Big Boots to Fill
“Ain’t no chance if you don’t take it.”
Guy Clark — “Picasso’s Mandolin”
If you’ve been around Nashville long enough you’re bound to have gotten word of Andrew Combs. His recent album, All These Dreams, features Spencer Cullum, Jr. of Nashville-based band Steelism and has received praised recognition by Rolling Stone and NPR Music. Although the Texas native moved to Nashville to follow the path of his heroes, he’s forged his own destiny with the wisdom learned from a well-established songwriting tradition combined with the experience of modern life. Combs’ music dances on the line between struggle and triumph and settles somewhere softer in between.
Catch Andrew Combs while he’s on his tour promoting his sophomore debut, All These Dreams, this Thursday April 16 at The Stone Fox.
Q&A WITH ANDREW COMBS
What drew you to Nashville?
People ask me this question a whole lot. And I always say the same thing – the main reason was all my heroes came here. Guy Clark, Mickey Newbury, Kris Kristofferson, etc. I figured if they did it, I ought to give it a shot as well.
How do you feel about the future of Nashville as a “Music City?” Do you think that authentic country will stay alive with different genres beginning to play in the historic venues — for instance, Alt-J at The Grand Ole Opry?
Nashville has got a good thing going right now with a talent pool that is deep and wide. I find it inspiring to be based here with so many different types of writers and musicians around. I think it only helps the whole “Music City” label. As for the “authentic country” you speak of, I think it will always be around. People want to hear it.
If a tourist asked you where to go in Nashville for good authentic country what would you recommend?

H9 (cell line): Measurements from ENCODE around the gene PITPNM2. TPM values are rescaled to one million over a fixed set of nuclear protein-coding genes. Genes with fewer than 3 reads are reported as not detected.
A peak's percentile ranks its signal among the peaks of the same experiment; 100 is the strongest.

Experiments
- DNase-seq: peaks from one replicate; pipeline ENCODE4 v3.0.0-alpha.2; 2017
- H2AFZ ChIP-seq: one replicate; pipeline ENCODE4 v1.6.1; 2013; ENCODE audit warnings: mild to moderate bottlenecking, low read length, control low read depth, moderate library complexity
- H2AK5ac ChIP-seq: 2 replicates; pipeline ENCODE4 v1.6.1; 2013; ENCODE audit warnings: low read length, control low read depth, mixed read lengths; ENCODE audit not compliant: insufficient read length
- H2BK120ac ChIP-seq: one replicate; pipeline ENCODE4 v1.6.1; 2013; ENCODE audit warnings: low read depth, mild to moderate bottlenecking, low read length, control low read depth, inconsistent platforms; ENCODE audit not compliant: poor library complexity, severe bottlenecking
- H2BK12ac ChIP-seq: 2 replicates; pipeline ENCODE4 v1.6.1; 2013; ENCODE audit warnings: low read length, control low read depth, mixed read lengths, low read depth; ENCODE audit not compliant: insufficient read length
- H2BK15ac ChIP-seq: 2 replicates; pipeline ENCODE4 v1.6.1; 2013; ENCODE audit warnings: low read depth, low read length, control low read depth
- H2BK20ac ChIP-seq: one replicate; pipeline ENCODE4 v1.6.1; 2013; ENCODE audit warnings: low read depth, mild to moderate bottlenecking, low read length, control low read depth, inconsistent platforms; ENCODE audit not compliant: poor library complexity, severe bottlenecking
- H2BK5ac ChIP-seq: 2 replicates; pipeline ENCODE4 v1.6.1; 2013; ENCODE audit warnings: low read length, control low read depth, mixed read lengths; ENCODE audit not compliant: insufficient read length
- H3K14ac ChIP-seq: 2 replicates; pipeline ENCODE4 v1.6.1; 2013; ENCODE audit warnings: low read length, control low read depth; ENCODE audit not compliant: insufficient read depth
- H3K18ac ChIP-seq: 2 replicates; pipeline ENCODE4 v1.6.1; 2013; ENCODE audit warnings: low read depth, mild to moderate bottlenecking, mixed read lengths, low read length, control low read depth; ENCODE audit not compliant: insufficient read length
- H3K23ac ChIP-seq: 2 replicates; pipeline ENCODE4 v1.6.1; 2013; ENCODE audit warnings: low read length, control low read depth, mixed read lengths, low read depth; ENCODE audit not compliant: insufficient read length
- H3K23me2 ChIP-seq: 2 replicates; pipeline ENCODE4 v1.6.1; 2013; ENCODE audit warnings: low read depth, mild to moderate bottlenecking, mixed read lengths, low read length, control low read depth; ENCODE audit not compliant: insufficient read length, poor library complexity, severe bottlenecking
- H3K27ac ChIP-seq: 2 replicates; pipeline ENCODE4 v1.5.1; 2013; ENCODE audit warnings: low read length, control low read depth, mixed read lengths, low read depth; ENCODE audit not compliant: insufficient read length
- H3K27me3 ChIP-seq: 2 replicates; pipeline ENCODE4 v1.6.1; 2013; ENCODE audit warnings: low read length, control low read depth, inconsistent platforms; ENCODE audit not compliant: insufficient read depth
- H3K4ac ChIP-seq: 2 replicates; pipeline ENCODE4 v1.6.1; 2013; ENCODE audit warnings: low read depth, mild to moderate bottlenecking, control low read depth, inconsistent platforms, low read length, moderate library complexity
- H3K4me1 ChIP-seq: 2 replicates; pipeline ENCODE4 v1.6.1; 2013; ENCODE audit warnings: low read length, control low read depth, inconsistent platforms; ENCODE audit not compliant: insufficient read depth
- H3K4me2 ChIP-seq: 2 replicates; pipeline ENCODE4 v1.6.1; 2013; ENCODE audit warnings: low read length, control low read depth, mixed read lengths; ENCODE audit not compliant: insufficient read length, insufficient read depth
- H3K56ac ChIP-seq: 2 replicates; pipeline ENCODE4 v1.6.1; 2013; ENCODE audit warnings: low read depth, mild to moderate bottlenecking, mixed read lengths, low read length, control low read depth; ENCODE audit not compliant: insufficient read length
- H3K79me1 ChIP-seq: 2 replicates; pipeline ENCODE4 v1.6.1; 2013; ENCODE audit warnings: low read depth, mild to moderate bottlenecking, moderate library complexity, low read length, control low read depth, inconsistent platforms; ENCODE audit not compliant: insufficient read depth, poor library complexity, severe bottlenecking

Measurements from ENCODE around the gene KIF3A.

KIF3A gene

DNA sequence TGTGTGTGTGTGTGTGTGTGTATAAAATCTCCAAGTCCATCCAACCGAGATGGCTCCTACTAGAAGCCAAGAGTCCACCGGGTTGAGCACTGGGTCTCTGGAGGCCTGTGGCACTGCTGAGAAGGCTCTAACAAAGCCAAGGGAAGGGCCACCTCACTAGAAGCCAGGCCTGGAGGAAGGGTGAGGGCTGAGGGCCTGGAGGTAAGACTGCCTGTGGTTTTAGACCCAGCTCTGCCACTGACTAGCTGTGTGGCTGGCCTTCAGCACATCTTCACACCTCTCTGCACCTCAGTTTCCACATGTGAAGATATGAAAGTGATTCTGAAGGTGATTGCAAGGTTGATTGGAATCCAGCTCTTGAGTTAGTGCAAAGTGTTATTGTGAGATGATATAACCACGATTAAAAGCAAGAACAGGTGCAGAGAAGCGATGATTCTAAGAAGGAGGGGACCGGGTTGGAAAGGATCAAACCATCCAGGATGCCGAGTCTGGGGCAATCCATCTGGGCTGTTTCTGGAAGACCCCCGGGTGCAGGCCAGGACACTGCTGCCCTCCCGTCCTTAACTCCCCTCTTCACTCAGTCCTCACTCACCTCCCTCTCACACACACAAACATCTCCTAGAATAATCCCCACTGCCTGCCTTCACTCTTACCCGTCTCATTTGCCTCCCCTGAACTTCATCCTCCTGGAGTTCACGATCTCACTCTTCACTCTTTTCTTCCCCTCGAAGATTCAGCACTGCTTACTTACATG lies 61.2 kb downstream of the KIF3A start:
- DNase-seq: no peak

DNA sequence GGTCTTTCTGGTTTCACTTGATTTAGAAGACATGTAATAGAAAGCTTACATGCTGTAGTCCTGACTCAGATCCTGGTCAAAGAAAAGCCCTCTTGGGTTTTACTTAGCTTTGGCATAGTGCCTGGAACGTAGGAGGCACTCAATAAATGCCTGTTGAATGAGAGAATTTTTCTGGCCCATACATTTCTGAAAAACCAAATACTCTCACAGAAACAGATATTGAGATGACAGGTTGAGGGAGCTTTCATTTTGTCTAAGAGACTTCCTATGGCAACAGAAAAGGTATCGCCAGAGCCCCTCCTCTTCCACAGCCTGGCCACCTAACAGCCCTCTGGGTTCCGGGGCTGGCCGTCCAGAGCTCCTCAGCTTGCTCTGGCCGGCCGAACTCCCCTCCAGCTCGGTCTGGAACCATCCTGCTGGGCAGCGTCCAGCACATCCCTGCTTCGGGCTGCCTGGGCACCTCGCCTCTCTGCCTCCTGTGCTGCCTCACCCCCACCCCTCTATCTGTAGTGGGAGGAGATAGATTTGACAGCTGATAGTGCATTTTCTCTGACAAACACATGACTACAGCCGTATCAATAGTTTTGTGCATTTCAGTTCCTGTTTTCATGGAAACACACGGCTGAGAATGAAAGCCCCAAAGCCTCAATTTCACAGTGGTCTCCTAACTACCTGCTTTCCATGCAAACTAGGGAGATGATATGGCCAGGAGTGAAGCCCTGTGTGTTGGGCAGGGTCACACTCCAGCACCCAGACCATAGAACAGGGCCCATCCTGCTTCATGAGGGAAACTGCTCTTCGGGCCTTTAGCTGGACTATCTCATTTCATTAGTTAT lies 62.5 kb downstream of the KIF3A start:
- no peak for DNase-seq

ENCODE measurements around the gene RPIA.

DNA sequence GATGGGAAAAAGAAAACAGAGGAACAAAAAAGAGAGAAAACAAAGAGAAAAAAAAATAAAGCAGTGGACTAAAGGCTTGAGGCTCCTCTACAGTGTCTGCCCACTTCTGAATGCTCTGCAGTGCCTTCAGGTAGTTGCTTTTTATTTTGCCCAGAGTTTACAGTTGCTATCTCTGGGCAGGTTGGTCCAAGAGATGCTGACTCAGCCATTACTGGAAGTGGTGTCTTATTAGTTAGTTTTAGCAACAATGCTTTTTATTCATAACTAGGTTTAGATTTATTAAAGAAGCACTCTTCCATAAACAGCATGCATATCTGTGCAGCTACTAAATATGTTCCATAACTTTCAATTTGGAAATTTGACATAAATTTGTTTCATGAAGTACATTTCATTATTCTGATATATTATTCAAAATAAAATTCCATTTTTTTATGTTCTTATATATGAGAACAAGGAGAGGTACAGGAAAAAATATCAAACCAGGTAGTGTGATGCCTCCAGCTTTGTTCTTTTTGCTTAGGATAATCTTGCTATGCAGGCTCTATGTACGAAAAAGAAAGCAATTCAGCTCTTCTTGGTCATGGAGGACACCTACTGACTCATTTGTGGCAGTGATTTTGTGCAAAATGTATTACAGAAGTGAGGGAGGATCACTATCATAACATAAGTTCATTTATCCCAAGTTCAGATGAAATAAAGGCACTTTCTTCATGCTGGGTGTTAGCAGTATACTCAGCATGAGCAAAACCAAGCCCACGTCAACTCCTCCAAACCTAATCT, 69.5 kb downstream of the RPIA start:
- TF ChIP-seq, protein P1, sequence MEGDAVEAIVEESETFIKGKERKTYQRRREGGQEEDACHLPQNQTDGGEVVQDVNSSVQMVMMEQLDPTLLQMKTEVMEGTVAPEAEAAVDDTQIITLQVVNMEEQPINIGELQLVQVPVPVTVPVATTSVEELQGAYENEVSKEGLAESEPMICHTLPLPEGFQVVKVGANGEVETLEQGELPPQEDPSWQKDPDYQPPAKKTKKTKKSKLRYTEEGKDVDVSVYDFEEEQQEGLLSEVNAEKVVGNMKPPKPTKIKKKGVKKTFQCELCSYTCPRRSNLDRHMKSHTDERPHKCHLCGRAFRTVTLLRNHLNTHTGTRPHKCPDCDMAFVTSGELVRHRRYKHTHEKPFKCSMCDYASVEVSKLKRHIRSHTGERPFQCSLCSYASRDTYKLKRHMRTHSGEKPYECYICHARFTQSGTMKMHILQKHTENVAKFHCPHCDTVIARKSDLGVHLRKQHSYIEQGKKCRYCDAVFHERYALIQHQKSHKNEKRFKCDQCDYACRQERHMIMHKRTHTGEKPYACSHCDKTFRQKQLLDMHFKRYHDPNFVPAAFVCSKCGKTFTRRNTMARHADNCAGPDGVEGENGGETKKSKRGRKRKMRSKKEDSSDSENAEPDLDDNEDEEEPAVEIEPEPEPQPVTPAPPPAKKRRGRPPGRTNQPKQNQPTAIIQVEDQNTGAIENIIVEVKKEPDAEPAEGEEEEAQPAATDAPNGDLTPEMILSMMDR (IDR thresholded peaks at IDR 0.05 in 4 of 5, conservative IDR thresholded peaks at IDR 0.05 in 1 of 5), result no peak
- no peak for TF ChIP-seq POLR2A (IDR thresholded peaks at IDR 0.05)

Robert’s downtown or Country Sundays at The Stone Fox.
How do you like to write your music? Are you a day or night writer?
I have no set formula to writing. Sometimes it starts from a melody or chord progression, other times it’s the words that come first. I find that I write best in the morning. My mind still seems to be in a hazy state, which I like because I don't overthink things.
Something many country artists do really well, like Willie Nelson and Kris Kristofferson, is balance their music between sadder ballads and dancing tunes. When you’re playing live, is it difficult to go from slower tunes like “Please, Please, Please” to upbeat songs like “Worried Man” or “Emily”?
No it’s not difficult. To me it just depends on the venue and type of crowd I am playing to. If I am at a theatre or listening room, it’s easier to play the slower, softer numbers because people are more attentive. In a rowdy bar I tend to turn to the up-tempos with a few ballads thrown in the mix. It’s just a matter of reading the crowd at that point.
We heard you were a Southern literature fan. Flannery O’Connor said, “All my stories are about the action of grace on a character who is not very willing to support it, but most people think of these stories as hard, hopeless and brutal.” Her work includes themes often used by country writers — loneliness, loss, and humanity. Why do you think you find yourself drawn to this type of writing?
I honestly don't know why I am drawn to the more tragic side of life, but I am. I find it much more fascinating than happiness. For me though, there must be an element of hope along with the “loneliness, loss, and humanity.” You have to be able to feel the sorrow and the triumph.
Do you remember your first experience with country music?
I heard country music on the radio all the time growing up in Texas and actually blew it off. It kind of all changed though when I heard Guy Clark, in specific, his song, “Let Him Roll.” That's when I knew I wanted to try and write my own songs.
What’s your favorite Willie Nelson song? What are you listening to right now?
I like ’em all. I guess one of my current favorites is “I Guess I've Come To Live Here In Your Eyes” on his album Spirit. It's a great simple love song. Being on tour in a van with four other guys, I hear a lot of different music. Currently we've been playing John Hartford, Tom Rush, the new Father John Misty, and a bit of Tupac.
Who designs your album artwork?
Melissa Madison Fuller has done all the photography to date, and Jeremy and Beth Fetzer did the design on my new record. All talented folks.
Bands? Steelism, Luke Bell, Erin Rae
Record shop? Grimeys
Juke Box? Mickeys
Food/Bar? Thai Phooket/Mickeys